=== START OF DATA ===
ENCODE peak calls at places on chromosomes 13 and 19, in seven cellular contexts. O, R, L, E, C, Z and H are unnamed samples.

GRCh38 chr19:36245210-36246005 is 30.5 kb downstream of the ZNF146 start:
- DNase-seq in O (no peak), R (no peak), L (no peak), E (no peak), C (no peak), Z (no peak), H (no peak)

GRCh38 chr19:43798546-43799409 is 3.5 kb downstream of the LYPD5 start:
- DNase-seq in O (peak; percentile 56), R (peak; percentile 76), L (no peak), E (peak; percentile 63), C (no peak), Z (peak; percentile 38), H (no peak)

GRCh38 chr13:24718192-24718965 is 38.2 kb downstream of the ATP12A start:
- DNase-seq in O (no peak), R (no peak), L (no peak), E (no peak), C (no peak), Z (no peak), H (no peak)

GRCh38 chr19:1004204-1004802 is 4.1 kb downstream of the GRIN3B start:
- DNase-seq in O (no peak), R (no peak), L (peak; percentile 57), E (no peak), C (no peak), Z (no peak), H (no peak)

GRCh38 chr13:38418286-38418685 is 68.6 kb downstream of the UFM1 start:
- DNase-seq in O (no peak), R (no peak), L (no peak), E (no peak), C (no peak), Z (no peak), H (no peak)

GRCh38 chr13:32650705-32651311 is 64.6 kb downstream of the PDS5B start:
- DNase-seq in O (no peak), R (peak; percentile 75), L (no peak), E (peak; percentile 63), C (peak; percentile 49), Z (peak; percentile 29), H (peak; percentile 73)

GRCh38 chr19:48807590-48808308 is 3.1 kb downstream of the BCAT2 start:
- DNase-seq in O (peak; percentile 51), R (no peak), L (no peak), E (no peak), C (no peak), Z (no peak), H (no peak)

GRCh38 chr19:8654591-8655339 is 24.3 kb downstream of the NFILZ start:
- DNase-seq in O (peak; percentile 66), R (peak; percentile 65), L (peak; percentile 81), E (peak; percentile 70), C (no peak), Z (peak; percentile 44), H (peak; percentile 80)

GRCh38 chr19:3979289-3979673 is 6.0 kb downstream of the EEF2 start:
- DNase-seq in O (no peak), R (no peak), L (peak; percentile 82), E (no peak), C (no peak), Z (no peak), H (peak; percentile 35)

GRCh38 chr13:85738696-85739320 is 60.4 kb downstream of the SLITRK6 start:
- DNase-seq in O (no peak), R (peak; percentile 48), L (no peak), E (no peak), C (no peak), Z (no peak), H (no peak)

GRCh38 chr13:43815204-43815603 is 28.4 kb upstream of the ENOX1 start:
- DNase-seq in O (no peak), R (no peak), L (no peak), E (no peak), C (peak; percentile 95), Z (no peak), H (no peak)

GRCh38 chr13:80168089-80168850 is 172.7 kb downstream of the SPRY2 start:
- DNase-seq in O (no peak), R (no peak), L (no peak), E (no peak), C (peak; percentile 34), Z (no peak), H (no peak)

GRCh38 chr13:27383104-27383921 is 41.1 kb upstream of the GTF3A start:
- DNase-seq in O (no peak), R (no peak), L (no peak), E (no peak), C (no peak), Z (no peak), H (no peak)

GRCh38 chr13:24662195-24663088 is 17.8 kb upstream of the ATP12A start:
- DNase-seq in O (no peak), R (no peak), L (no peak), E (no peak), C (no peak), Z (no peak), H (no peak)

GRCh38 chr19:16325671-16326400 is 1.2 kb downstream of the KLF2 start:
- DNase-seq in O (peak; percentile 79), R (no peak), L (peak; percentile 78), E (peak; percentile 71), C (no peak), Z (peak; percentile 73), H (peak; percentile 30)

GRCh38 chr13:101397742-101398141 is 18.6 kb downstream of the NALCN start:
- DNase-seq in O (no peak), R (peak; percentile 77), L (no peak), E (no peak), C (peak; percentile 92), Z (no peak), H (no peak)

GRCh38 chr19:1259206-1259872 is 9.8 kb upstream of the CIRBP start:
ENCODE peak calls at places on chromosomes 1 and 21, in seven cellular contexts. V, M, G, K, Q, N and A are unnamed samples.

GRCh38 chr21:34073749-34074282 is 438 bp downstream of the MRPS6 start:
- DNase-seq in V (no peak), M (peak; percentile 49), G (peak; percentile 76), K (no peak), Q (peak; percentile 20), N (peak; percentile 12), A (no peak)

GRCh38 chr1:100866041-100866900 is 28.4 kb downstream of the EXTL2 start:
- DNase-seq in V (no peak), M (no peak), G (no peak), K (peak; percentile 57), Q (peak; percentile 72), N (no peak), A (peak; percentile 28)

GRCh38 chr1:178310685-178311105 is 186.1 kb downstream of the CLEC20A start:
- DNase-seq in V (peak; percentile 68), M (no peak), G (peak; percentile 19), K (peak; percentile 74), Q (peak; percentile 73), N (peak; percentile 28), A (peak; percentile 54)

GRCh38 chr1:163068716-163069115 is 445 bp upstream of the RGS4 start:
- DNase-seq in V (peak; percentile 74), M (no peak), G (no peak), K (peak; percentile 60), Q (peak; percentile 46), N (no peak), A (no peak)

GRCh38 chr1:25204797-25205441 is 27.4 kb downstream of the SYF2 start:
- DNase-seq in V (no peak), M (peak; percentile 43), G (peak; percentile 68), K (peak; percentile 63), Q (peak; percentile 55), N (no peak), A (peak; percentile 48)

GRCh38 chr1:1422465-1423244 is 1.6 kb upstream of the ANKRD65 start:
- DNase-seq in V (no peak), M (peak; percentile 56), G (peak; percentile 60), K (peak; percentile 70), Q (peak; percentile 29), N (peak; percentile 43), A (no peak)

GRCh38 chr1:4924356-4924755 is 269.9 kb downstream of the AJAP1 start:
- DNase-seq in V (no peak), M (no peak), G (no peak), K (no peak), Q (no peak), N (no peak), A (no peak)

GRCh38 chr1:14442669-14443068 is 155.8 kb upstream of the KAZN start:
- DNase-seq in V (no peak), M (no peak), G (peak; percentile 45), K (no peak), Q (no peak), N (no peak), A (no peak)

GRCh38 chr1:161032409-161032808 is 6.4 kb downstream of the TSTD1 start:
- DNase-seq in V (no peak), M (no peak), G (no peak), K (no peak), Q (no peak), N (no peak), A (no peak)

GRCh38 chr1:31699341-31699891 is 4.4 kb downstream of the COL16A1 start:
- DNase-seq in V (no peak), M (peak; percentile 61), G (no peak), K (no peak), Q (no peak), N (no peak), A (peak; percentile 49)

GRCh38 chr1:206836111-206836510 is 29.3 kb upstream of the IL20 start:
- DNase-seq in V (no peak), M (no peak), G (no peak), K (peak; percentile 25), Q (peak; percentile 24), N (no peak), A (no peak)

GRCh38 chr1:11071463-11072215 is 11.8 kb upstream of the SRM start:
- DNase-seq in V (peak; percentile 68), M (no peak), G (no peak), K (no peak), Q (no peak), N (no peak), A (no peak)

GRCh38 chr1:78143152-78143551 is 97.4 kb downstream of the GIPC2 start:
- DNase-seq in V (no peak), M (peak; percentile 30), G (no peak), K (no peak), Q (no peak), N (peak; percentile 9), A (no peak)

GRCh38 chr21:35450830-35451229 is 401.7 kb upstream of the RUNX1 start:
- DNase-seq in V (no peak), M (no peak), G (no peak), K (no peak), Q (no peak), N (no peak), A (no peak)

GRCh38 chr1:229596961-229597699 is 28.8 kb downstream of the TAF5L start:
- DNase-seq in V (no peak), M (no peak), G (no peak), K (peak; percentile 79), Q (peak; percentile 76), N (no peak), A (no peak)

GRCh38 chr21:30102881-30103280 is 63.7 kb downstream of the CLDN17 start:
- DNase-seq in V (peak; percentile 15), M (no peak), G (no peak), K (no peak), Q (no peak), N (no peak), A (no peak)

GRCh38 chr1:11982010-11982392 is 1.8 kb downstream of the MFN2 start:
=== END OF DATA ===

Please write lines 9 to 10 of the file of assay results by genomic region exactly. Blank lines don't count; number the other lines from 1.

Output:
- DNase-seq in O (no peak), R (no peak), L (peak; percentile 57), E (no peak), C (no peak), Z (no peak), H (no peak)

GRCh38 chr13:38418286-38418685 is 68.6 kb downstream of the UFM1 start: